Join Lynda.com for an in-depth discussion in this video The evolution of a tool palette, part of Celebrating Photoshop: A 25th Anniversary Retrospective.
(soft guitar music) - A very interesting thing was when John Knoll comes by Adobe to give the first sales pitch. He wants to sell this Photoshop, and he'll introduce Photoshop to Adobe. And there was a moment where he was giving the presentation on the first color Macintosh, and he pulls out the magic wand tool, and he makes a selection on the surface of a lake.
I clearly remember this, and then he shows me that he can pull that selection off, and it's got a soft edge. It's got a soft edge. What? It's got a soft edge? I'm here, Mr. Exacto-blade. I could cut that lake out with an exacto-blade, but this had a soft edge. I ran, not walked, to John Warnock's office and said, "You have to buy this." But he'd already decided to buy this, I think, already.
Even Photoshop 1.0 could do anything. It's a pixel manipulation tool, so there is indeed a pencil, which paints pixels, and you can go and paint all of the pixels. So you could always kind of do anything. The question is, could you do it in a reasonable amount of time and with a reasonable amount of skill. One of the early problems with Photoshop is that people would use the tools that were most obvious to them, things like brightness and contrast. It was right there in front of their face, and they would start messing with it, and they didn't really understand what was going on to their images.
It's low-level stuff, and you have to take the time to get that under your belt. Otherwise, you're gonna forever be messing up your images. When learning to use any one of those tools, the magic wand tool in particular, it was a lot of just trial-and-error kind of things, where I would actually zoom in so close on images, and, I would, the tolerance thing was very confusing, right? I would zoom in really close on those images, and then I would just click little things. And I would try to understand why it selected this group of pixels versus that group of pixels, and through that, I was able to understand, okay, when I push that tolerance level this way, it's able to pick up x number of pixels, or when I take it back down, it doesn't pick up those pixels, and I started to understand contrast and all that good stuff, and that's, I think, was one of the biggest things that I learned very quickly was I had to understand how these tools worked in order to use them effectively.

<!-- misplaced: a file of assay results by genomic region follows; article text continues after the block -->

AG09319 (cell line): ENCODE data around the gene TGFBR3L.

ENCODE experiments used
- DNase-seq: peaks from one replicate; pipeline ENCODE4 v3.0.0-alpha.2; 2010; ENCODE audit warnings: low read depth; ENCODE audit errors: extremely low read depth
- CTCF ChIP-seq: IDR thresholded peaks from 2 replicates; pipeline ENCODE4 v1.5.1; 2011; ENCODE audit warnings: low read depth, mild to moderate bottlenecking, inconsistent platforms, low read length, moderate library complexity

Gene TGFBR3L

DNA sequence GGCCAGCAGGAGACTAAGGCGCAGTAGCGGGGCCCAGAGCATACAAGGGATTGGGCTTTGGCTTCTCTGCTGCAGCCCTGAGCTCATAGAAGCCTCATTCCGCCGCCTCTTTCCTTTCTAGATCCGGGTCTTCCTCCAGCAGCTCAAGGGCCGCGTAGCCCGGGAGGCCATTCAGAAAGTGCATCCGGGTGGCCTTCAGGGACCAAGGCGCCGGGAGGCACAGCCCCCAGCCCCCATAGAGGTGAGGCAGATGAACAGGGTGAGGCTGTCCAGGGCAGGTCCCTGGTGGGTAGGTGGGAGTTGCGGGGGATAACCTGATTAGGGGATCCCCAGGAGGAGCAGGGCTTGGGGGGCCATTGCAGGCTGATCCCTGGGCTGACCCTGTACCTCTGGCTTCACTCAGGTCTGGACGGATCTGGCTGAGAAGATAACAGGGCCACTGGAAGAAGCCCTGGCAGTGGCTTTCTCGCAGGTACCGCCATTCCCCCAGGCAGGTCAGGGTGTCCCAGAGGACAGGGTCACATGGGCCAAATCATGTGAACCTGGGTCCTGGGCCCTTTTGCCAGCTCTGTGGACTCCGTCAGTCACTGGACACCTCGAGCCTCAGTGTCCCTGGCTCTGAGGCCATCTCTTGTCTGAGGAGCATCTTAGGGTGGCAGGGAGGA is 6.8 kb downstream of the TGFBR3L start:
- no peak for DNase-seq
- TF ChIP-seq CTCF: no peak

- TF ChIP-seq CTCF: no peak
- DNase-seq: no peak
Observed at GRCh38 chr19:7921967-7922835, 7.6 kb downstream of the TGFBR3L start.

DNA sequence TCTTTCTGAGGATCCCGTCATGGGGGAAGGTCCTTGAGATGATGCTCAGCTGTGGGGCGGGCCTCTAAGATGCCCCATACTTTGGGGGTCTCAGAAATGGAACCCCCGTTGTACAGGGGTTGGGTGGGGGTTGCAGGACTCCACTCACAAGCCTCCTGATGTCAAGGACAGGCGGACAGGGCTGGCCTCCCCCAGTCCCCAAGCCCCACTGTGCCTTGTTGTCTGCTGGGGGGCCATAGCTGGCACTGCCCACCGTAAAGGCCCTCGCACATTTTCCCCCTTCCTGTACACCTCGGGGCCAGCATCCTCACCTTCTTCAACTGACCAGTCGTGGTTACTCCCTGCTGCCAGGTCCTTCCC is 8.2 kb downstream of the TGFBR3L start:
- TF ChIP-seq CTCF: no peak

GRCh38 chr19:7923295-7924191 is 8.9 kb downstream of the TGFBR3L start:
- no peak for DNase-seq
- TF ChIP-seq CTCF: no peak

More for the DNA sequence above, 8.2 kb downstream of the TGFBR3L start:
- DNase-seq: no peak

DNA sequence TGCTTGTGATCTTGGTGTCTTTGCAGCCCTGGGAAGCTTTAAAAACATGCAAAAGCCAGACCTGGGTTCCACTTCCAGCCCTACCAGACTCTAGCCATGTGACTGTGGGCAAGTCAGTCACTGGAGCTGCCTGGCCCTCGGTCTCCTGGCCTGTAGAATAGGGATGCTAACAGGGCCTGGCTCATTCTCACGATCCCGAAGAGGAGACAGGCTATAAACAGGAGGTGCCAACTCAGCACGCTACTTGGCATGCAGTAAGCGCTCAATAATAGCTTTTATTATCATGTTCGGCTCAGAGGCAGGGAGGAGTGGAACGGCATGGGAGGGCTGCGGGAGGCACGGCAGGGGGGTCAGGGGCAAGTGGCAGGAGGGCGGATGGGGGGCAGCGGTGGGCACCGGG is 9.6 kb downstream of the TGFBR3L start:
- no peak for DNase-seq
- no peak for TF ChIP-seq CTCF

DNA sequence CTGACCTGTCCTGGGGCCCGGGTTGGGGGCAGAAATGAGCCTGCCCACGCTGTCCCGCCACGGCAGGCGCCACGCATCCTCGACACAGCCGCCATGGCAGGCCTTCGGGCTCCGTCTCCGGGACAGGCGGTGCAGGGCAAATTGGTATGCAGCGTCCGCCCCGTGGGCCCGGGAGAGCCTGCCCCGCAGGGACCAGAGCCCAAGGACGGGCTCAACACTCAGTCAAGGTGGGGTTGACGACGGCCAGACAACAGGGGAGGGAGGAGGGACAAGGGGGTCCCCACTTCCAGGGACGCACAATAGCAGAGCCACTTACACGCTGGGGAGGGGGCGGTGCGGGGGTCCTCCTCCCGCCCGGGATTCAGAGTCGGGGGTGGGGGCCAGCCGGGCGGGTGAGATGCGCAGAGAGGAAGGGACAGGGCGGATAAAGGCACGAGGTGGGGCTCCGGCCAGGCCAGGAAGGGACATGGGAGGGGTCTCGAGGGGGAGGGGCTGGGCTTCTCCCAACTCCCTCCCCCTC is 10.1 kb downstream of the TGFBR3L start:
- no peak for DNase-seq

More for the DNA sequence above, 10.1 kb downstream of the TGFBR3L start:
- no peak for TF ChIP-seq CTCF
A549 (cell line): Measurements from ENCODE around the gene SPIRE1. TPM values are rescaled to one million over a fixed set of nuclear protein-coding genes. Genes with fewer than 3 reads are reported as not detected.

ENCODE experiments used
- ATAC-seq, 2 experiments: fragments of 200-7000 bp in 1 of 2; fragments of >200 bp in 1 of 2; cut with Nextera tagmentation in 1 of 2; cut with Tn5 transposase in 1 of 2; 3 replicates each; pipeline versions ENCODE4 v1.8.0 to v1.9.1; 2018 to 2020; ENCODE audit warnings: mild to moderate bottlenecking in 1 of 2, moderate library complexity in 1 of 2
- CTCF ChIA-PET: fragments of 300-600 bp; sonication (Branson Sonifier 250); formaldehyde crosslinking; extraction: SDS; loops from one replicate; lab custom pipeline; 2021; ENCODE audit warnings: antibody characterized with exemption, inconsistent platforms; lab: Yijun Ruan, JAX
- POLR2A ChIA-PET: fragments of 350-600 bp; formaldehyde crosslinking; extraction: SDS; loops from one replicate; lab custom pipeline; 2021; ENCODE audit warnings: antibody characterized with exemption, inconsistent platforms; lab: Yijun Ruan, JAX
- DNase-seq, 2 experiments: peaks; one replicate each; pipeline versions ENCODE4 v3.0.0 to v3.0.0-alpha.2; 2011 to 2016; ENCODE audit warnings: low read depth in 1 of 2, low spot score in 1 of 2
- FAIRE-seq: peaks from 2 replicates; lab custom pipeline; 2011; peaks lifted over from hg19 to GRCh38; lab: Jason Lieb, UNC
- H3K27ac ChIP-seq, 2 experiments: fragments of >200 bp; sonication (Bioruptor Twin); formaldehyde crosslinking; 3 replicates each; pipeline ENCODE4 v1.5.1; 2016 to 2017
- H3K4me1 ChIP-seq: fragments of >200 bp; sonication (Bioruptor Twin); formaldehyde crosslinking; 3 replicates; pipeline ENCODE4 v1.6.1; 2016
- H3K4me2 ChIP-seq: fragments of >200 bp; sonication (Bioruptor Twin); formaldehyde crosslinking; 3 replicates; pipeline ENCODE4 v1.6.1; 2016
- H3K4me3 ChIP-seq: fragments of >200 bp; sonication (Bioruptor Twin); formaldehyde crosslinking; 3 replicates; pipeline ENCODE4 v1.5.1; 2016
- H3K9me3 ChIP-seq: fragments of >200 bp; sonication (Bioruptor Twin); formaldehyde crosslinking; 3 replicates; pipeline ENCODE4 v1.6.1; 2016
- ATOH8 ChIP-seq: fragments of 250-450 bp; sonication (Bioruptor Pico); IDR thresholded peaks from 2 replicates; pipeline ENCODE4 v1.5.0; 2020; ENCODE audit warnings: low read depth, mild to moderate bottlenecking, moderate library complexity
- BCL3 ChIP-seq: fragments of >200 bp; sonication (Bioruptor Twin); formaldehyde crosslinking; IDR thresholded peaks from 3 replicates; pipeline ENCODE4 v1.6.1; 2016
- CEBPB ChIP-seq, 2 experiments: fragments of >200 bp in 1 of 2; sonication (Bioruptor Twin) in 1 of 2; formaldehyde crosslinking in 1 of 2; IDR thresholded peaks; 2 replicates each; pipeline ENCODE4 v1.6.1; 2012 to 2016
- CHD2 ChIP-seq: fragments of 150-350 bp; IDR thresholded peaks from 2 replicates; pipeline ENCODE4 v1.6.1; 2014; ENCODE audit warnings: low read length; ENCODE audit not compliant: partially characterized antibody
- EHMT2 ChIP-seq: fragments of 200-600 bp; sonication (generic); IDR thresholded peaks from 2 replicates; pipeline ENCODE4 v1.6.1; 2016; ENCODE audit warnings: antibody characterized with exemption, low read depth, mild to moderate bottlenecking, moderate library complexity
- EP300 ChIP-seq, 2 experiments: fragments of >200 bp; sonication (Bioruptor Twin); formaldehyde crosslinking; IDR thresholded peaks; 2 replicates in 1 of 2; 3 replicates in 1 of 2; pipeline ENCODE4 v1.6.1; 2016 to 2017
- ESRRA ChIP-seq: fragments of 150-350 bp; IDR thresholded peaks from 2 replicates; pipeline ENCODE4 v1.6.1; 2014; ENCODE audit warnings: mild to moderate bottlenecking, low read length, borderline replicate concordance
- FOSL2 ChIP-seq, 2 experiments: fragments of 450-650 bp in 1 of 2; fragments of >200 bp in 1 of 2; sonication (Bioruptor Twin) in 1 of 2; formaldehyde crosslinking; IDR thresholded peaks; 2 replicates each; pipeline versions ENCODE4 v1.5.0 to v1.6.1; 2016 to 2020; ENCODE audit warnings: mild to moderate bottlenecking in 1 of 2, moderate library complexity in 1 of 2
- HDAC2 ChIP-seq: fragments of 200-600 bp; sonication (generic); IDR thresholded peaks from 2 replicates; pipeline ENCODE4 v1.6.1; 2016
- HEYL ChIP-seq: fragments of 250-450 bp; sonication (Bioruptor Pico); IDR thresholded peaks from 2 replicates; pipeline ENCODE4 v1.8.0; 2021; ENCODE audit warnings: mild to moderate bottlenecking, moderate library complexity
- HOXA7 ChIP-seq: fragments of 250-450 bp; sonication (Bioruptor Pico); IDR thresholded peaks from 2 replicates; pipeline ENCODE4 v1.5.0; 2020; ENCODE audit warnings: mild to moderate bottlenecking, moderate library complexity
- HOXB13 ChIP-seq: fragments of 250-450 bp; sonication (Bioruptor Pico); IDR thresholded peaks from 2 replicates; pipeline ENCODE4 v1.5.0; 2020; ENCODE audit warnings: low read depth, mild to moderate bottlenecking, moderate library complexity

- With early Photoshop, I mean, officially the first one was like 1.07, and then 2 came out, and it was like oh my gosh. It's like what else can they think of. You know it was a miracle, and they went to 2.5. Now Windows is in the picture. And then 3, and that's where layers were introduced. And I have to admit, I was sort of like, I don't get it. Cause I had gotten so good at floating selections. Then I understood that with the image came a mask, and that, the masking is what really was revolutionary, was you could put two images on top of one another, and then you had a layer mask, and if I painted it with black, I would conceal areas.
If I painted with white, I would see them. That ability to go back and forth, and to save a file and close it and come back the next day and have the flexibility of the layers. Ground-breaking. I was like that's it, Photoshop's done. What else would you ever need? - There's no doubt that 3 was a big version of the program, but I think looking back on it, that Photoshop 5 was the one that really locked things in, because prior to that there really was no such thing as color management, so you could copy like a purple rectangle in Illustrator and paste it into Photoshop, and it's gonna be blue, and you know it's gonna change.